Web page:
I had the pleasure of attending a showing of The Number 14, by the Axis Theatre Company, this week at the Evergreen Cultural Centre. Set entirely on a bus, this play takes the weird and mundane transit experiences we’ve all had and spins them into hilarious sketches. After touring for 20 years, this play has gained a substantial amount of success both locally and internationally; from performing at Vancouver’s beloved Arts Club to traveling as far away as Hong Kong! It is no coincidence that with its relatability and impeccable comedic timing, this play has continued to entertain audiences for as long as it has.
The intricate masks and costumes, by Melody Anderson and Nancy Bryant, were a necessary component for the success of this play. Without these materials the show, with its humble cast of six, would not be able to so smoothly portray the dozens of characters it did. The unbelievably speedy transitions, from one costume to another, made me appreciate the actors that much more. One scene in particular, where the cast gradually transforms from a senile group of passengers into a rowdy bunch of kindergartners really stood out to me. This brisk shift from character to character can be attributed to the wardrobe changes in conjunction with the brilliant acting required to pull them off.
A few sketches that really stood out to me include: an acrobatic grandma, know it all construction worker, schizophrenic seat switcher and two overly chatty school girls. Of course there were plenty of memorable moments in the play including a rap about transit, a group of silent vandalizing hoodlums and robotic dancing business men. These last three in particular describe the versatility of the show by incorporating original song as well as a dance, allowing the show to remain unpredictable. The nostalgia of slapstick – à la Charlie Chaplin – and Monty Python type comedy made for a flawless mix of hilarity. The ability to create such a large scope of scenarios and characters with the use of a single setting is a remarkable feat that has definitely not gone unnoticed, judging by the crowds that continue to return year after year.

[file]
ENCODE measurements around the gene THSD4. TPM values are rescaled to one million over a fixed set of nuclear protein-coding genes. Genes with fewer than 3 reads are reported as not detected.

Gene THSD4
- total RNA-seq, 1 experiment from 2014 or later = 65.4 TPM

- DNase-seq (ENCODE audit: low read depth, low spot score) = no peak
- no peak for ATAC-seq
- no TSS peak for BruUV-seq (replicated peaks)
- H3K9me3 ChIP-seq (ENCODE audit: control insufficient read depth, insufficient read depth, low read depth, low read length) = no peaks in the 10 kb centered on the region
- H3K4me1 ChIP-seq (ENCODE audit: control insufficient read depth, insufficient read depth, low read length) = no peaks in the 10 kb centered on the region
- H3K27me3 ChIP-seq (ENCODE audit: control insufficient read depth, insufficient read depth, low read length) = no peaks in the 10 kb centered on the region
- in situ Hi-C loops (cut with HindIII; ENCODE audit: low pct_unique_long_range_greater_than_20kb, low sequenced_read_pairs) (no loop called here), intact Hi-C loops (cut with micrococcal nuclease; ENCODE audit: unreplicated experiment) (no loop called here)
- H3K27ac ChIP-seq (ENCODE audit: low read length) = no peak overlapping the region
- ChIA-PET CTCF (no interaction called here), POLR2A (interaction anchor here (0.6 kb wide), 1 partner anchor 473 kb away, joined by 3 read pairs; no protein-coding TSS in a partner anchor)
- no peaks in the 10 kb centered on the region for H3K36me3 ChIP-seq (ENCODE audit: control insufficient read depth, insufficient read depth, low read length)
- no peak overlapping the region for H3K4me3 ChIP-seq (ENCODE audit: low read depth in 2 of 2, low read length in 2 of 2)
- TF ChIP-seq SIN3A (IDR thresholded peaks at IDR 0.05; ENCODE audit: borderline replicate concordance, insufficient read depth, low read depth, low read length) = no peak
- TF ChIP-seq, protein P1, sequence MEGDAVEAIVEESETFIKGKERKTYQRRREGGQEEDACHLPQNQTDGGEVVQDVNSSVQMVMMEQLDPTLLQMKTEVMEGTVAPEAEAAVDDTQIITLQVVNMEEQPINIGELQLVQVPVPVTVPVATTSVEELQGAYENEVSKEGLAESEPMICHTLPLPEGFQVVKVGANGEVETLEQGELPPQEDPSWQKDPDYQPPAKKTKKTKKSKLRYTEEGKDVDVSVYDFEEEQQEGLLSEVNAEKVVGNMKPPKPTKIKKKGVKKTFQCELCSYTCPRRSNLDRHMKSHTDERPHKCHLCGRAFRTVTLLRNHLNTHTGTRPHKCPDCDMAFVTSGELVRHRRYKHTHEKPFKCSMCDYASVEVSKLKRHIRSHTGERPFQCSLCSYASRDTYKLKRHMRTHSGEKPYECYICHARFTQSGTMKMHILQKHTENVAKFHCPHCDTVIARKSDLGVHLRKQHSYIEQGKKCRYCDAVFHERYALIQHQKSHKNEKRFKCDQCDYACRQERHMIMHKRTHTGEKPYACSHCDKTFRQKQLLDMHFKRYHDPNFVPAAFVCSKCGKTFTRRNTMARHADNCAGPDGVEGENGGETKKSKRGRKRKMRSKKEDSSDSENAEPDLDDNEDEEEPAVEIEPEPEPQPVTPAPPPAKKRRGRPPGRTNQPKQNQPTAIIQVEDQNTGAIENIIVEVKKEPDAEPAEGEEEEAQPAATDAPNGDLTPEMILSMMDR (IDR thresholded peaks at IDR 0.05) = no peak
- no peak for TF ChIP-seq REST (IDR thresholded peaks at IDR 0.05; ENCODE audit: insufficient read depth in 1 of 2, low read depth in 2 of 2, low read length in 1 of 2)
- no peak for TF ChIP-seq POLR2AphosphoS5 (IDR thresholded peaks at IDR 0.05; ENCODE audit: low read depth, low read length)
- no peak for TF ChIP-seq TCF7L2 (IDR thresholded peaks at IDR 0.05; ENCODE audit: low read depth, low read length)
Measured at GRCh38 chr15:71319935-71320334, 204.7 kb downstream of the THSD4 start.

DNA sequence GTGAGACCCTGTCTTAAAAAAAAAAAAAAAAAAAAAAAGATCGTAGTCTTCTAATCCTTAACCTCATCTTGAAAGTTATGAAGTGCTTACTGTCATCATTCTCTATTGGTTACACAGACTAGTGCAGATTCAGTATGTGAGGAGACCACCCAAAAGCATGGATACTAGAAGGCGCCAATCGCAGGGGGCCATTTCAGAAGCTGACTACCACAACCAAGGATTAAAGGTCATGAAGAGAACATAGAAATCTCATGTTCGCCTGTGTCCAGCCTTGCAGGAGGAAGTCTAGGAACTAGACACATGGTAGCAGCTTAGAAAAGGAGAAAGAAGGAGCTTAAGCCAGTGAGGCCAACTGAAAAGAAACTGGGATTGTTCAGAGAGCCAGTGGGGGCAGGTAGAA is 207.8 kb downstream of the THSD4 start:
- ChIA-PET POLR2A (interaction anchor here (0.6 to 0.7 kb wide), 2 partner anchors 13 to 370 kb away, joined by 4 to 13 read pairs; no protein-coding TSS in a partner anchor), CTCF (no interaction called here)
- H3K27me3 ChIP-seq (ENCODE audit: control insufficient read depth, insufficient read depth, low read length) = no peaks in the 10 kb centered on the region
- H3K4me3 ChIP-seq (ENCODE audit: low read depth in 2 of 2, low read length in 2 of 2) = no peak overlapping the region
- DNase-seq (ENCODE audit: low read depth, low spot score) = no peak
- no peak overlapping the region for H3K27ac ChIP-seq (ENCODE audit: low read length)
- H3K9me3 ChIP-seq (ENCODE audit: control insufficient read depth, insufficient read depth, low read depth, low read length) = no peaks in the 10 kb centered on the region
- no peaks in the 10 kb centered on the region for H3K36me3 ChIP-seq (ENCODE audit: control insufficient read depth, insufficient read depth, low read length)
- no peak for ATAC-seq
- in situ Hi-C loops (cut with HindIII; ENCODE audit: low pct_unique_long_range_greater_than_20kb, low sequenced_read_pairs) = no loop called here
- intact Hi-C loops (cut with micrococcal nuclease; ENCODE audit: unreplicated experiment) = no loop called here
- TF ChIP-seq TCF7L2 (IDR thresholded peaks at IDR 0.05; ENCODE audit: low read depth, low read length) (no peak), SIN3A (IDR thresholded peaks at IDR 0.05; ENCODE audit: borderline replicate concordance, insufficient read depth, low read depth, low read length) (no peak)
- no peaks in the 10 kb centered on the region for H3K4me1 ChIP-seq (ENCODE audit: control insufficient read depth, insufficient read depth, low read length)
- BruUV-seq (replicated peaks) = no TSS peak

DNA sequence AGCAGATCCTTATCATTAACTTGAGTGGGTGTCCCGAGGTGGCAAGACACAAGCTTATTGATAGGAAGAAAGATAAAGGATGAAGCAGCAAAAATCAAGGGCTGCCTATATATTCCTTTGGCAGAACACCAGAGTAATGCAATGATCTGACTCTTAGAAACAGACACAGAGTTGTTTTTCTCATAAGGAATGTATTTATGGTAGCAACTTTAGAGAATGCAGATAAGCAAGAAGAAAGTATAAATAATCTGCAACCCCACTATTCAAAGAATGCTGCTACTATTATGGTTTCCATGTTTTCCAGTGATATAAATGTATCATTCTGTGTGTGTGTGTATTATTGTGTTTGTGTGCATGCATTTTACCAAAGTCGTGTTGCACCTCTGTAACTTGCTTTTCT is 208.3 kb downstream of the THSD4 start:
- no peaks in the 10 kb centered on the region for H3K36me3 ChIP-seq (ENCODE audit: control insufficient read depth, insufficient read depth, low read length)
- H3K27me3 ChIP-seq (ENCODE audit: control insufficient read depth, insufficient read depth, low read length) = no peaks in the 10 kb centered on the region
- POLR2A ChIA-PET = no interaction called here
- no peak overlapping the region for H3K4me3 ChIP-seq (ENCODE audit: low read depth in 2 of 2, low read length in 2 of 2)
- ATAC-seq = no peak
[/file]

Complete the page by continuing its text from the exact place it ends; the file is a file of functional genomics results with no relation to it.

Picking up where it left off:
As with any sketch based show (think Saturday Night Live), there will always be characters and scenarios that are preferred to others. This favouritism is an inevitable part of sketch comedy and ultimately works in its favour. The constantly changing scenarios means the play can tickle a wider range of funny bones and therefore satisfying more audience members. I can say that there were sketches that had me in stitches while others did not, however this is the beauty of sketch comedy and the reason why The Number 14 is something you can take your best friend or your grandmother to.
After a Twenty year run this bus’s wheels are coming to a halt, so don’t forget to check them out at the Waterfront Theatre from October 23 to November 18 this fall! You, your best friend and your grandma won’t regret it!